By Randy Jackson
In survival training, there is the Rule of Three’s: You can survive three minutes without air. You can survive three days without water, and you can survive three weeks without food. Air, it seems, is plentiful enough. But knowing we only have a three-day survival window without water should make us all prioritise a clean, dependable, potable water system. In Mexico, as in most places in the world, people depend on the government to provide sufficient potable water for their needs. In Huatulco, the potable water system, built and maintained by FONATUR (the Fondo Nacional de Fomento Turismo, the National Tourism Promotion Fund), is facing the challenge of meeting the growing demands on the water system.
Anyone living in Huatulco, even for part of the year, is well aware of the frequency of water outages. In some sectors, people are without water for several hours every day. Other sectors experience frequent unannounced water outages for multiple days each week. What has mitigated the seriousness of the water delivery problems up to this point is that virtually all residential buildings and hotels have water storage tanks and cisterns that hold three or four days’ worth of water. This mitigation measure can give the appearance of “all is well,” but it seems apparent that the demand for potable water in Huatulco is seriously challenging the capacity of the FONATUR potable water system to provide it.
In my attempt to understand Huatulco’s potable water system, I set out to answer four basic questions.
(1) What area and population does the FONATUR water system serve?
(2) What are the uses of water in Huatulco?
(3) How much potable water is available?
(4) How much potable water is needed?
First, what do we mean by “potable” water? Potable water covers normal household uses. Drinking, cooking, washing, toilets and showers. FONATUR provides “gray” water for irrigating street plantings, but many residents use potable water for lawns and plants. In Huatulco, it also includes the water used in swimming pools.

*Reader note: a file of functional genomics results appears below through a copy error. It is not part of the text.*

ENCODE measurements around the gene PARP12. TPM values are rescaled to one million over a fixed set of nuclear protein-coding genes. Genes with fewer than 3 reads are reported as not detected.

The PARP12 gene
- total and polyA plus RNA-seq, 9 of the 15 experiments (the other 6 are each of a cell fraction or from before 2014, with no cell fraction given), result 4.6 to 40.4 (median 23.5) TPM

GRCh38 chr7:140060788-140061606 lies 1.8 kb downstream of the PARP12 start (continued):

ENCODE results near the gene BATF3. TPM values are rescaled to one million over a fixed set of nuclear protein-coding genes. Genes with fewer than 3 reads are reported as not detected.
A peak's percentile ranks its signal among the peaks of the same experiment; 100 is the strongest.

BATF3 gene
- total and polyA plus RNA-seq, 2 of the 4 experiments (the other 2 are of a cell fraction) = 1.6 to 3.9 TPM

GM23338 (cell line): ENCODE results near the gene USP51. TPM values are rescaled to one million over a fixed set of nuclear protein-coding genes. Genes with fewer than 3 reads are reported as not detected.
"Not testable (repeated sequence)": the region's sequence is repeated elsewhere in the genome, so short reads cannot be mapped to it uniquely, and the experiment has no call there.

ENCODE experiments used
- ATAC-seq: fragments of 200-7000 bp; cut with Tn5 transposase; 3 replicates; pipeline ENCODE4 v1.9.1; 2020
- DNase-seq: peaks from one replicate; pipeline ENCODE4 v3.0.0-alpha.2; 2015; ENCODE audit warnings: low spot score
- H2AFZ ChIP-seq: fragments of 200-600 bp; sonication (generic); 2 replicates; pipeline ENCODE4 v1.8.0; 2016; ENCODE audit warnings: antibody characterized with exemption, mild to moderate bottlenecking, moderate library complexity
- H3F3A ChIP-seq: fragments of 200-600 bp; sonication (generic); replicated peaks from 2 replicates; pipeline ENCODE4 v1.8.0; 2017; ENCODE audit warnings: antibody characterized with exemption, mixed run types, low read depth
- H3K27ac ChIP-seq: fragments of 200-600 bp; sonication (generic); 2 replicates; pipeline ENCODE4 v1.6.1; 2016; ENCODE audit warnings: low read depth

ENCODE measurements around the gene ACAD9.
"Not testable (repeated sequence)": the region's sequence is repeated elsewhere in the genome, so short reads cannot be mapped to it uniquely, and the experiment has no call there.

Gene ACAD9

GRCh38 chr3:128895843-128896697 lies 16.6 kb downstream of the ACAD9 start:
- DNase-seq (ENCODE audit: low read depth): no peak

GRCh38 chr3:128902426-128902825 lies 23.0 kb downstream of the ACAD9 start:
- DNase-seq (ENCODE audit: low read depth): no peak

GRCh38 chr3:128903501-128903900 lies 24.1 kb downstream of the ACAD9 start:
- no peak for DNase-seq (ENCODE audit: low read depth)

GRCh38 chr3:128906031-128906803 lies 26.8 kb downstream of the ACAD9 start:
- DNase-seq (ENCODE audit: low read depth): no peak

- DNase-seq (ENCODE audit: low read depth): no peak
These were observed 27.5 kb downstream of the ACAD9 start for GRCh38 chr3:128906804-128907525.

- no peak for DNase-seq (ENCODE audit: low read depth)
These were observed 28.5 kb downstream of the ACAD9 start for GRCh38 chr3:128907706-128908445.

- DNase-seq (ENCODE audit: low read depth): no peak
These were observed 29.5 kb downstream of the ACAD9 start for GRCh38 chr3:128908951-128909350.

(1) WHAT AREA AND POPULATION DOES THE FONATUR WATER SYSTEM SERVE?
For a past article in The Eye (January 2022), I noted that the government census showed 25,000 residents in the Tourist Zone of Huatulco, including La Crucecita. This, plus the approximately 7,000 hotel guests here in the high season, means that the FONATUR potable water system is serving approximately 32,000 people. In a 2022 request to fund a water study, FONATUR indicated that this number would rise to 41,000 by 2030.
Other communities within the larger area of the municipality of Santa María Huatulco, which includes the communities of Santa María itself, Copalita, Coyula, and others), all have potable water sources outside of the FONATUR system. The FONATUR water system covers the area from the Copalita River (think La Bocana), westward along the coast covering all the communities and bays along the coast as far as Maguey, and inland to include La Crucecita.
Most of the FONATUR water delivery is by pipe to end use, but in some sectors, like H3, the water is trucked in by FONATUR.
(2) WHAT ARE USES OF WATER IN HUATULCO?
In 2018, FONATUR, under their obligations for transparency, published a presentation on the potable water system for Huatulco. The 2017 consumption data are summarised here:
(3) HOW MUCH POTABLE WATER IS AVAILABLE?
The FONATUR potable water supply comes from eight wells along the Copalita river. The total water extracted from the wells in 2017 was 11 million litres per day. In a recent budget request document (2022), FONATUR reported that their current well production was 15 million litres per day, and stated that the amount was insufficient to meet existing requirements.
A budget of $9.7 million pesos ($500,000 USD) was granted to FONATUR for a pre-investment study in 2023 of locations for new wells, with the goal of bringing the potable water supply up to 21 million litres per day. As this budget is only for well site selection, it is probably safe to assume that any additional potable water for Huatulco is some years away.